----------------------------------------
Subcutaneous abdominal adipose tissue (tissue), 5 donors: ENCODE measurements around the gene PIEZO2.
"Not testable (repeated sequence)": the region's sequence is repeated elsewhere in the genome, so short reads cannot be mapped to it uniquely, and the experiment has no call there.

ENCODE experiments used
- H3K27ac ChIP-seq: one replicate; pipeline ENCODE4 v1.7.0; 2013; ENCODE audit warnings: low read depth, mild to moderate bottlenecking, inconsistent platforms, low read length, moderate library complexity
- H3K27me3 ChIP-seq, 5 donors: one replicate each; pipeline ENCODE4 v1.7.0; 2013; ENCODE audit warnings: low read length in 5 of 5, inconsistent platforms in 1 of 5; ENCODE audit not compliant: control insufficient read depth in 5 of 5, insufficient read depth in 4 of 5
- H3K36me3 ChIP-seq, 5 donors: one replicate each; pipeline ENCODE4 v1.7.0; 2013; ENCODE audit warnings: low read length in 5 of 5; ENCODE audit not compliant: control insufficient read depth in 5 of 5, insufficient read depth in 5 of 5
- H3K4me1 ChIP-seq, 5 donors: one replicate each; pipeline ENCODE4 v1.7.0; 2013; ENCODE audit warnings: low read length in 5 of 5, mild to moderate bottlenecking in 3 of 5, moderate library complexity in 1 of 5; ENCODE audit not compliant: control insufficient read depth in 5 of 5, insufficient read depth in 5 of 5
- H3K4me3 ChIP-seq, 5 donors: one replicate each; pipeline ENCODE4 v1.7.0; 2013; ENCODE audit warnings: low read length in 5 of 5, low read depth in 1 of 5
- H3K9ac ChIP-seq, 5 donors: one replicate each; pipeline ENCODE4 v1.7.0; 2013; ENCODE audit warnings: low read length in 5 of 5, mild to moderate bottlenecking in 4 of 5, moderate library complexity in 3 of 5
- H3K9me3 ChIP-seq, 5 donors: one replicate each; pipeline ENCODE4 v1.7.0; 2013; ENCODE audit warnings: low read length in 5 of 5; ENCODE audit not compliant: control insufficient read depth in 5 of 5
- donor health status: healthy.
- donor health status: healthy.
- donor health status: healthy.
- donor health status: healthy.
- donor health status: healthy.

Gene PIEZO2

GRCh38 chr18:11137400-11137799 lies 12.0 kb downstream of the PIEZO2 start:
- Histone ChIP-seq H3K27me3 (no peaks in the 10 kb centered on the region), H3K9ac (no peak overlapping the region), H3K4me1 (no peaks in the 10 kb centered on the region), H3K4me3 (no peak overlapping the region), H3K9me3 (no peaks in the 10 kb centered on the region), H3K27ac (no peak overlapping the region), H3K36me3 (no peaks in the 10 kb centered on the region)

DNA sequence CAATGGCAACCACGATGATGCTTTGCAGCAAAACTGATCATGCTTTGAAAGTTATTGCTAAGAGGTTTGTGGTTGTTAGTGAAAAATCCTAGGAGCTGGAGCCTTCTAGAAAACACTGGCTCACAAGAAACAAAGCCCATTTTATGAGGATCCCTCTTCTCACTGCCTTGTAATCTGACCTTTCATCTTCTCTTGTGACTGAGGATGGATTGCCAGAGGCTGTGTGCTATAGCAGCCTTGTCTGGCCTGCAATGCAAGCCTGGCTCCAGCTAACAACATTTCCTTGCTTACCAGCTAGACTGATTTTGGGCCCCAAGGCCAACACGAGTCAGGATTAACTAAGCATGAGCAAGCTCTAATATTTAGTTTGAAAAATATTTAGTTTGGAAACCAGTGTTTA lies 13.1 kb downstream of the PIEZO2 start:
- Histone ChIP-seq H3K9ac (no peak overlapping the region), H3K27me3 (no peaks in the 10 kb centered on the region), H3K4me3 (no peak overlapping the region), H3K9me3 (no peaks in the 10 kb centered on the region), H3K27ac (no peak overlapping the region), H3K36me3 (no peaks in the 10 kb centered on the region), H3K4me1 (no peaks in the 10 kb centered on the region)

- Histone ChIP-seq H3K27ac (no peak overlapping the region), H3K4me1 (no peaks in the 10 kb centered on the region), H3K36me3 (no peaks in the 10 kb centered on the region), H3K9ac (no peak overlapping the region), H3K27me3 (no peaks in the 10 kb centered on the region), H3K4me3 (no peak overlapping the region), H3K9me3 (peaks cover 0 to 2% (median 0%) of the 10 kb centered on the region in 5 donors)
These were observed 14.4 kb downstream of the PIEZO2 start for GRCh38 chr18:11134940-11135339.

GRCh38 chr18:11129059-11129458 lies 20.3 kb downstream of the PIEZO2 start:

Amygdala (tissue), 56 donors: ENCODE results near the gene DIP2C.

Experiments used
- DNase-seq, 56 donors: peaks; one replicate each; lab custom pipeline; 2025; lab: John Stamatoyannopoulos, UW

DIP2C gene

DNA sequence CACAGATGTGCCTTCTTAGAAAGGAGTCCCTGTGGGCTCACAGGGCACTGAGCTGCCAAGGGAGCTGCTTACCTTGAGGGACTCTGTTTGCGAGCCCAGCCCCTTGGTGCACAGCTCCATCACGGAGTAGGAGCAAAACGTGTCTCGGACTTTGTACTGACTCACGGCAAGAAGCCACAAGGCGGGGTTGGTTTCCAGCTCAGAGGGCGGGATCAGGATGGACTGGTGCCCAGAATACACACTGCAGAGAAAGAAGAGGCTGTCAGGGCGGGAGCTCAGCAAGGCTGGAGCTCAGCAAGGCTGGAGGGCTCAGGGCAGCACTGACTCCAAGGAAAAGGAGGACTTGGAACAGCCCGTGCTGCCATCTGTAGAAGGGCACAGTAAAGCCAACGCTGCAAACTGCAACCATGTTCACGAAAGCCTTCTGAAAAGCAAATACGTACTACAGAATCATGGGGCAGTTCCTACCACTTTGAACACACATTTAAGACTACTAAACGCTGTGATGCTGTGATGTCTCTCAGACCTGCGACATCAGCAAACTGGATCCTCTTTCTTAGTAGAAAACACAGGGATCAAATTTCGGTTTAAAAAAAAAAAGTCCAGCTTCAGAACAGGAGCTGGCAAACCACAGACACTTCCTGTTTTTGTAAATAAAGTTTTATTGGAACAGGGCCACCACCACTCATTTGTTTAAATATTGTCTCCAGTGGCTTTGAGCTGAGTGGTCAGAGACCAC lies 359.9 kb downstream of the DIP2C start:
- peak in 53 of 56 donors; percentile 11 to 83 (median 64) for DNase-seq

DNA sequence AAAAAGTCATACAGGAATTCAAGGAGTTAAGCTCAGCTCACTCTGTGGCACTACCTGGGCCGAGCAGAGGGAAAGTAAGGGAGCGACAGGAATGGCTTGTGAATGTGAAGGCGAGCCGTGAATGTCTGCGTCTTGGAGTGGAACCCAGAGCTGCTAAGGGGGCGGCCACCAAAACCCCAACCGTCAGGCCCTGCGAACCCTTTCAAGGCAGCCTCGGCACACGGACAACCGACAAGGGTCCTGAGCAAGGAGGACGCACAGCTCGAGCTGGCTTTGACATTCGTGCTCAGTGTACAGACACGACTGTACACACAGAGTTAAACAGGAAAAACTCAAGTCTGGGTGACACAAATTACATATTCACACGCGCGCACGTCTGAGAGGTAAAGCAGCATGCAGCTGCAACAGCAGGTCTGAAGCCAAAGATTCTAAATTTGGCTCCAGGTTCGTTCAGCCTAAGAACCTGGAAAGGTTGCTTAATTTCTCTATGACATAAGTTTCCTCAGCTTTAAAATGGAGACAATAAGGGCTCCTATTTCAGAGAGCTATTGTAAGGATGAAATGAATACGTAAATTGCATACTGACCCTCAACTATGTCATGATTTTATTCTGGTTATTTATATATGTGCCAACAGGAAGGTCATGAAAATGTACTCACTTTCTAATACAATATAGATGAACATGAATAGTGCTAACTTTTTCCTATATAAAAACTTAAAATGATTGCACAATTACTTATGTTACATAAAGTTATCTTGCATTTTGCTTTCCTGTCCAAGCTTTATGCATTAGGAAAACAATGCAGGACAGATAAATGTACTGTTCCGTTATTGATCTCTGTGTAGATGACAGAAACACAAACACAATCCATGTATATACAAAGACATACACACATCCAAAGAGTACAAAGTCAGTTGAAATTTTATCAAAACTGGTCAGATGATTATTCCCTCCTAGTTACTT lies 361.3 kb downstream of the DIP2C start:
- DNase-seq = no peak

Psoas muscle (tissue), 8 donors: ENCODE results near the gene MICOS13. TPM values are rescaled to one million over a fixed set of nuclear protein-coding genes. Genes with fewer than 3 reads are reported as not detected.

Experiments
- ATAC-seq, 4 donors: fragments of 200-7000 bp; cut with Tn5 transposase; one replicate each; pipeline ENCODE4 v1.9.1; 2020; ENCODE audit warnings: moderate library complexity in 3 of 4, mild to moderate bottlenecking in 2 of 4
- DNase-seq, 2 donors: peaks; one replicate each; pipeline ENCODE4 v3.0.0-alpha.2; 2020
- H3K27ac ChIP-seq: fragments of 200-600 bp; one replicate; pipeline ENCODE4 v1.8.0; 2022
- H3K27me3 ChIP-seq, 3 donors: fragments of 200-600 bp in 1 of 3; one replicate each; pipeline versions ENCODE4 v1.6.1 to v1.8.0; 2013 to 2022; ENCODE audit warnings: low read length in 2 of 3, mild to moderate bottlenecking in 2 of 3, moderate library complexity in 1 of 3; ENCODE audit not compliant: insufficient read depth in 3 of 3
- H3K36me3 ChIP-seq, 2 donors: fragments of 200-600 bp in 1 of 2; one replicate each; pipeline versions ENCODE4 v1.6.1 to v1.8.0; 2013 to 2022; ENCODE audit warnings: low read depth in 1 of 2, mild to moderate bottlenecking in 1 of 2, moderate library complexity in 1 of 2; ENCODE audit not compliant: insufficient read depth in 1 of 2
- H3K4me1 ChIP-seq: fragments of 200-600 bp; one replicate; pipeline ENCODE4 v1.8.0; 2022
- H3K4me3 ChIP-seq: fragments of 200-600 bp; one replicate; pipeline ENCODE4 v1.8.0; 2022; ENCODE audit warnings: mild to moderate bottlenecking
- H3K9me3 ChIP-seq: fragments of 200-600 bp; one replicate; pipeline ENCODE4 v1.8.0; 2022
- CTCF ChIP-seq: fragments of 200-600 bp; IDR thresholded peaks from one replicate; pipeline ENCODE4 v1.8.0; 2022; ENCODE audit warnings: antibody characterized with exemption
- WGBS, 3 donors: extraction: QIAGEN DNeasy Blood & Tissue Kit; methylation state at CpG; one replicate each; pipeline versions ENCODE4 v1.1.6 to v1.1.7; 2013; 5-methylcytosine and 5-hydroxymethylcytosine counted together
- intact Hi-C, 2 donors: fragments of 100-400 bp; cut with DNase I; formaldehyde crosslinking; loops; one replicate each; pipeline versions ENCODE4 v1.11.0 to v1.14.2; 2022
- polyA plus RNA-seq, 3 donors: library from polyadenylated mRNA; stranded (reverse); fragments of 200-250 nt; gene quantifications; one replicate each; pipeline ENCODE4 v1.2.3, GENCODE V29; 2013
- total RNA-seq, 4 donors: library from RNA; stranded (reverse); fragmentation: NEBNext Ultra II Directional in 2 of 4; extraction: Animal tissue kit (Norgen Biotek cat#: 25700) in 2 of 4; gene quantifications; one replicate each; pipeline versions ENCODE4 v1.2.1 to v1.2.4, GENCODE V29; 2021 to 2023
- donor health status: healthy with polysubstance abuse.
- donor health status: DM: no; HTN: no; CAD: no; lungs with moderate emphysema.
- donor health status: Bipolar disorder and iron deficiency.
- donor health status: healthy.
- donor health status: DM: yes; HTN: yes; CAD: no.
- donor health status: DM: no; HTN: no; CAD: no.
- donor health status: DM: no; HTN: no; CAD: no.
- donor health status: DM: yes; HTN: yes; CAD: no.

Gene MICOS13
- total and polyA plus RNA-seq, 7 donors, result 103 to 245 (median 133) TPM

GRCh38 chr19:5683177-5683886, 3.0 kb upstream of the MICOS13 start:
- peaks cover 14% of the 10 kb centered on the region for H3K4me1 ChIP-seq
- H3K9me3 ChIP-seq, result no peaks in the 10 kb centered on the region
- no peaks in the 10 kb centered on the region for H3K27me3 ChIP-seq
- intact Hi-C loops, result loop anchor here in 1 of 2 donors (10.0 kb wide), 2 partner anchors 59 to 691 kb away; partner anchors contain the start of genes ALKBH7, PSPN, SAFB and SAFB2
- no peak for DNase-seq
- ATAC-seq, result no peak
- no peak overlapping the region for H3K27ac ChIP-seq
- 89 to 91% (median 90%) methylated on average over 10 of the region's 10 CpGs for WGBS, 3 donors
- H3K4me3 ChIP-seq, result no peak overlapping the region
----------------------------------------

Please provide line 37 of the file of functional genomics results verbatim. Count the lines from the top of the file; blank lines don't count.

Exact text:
- H3K27me3 ChIP-seq, 3 donors: fragments of 200-600 bp in 1 of 3; one replicate each; pipeline versions ENCODE4 v1.6.1 to v1.8.0; 2013 to 2022; ENCODE audit warnings: low read length in 2 of 3, mild to moderate bottlenecking in 2 of 3, moderate library complexity in 1 of 3; ENCODE audit not compliant: insufficient read depth in 3 of 3